When Gluck graduated from Penn he was already deep into a business venture: Franklin Computing, a software company he started as a sophomore with a few classmates. At the same time, a friend from art school introduced him to the work of Camille Paglia, the social critic and professor at the University of the Arts whose newspaper and magazine columns and controversial book, Sexual Personae, became a major source of inspiration. By 1998, after starting a string of businesses, he found himself at a bar on the Lower East Side, brainstorming with friends about what to do with a building he’d bought with a group of investors at 27th Street and Fifth Avenue.
At first the idea for a museum about sex seemed a little absurd and a lot at odds with the city’s recent moves to discourage the development of sex-oriented businesses. But after doing some research, Gluck decided he had no choice but to open a venue that would energize the public in the same way Paglia’s writing had made him reconsider sex and art history.
“I couldn’t believe there wasn’t anything in the world like it already,” he says. “This seemed like such a large gap in the cultural landscape.”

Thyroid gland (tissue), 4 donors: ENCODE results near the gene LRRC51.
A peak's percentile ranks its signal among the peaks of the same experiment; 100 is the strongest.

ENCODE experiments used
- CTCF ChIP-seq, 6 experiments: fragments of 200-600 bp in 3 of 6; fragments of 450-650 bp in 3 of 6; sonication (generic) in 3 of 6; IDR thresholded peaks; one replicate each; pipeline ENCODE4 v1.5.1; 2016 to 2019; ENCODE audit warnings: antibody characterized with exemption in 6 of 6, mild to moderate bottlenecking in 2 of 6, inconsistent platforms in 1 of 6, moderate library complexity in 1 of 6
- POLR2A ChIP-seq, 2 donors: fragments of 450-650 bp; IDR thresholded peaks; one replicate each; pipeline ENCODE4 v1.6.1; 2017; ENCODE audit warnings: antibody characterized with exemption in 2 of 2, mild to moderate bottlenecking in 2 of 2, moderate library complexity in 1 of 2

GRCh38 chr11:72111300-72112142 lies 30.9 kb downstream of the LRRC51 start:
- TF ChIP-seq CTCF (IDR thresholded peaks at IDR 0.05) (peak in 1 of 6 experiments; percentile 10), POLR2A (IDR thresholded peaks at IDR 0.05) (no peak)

In business and branding, sex can be a liability as well as a boon. New York’s Board of Regents refused to charter the venture as a non-profit. They declared the pairing of sex and museum unseemly—so Gluck opened it as a for-profit. He brought in academics and New York’s cultural intelligentsia—the corporal antitheses of Larry Flynt—to help telegraph his non-salacious mission.
The first person he reached out to was Paglia, who signed on as an advisor. So did writer and critic Luc Sante and historian Mike Wallace. Today the museum’s advisory board of 18 contains 11 PhDs, and its corporate bylaws prohibit financial backing from anyone in the adult-entertainment industry.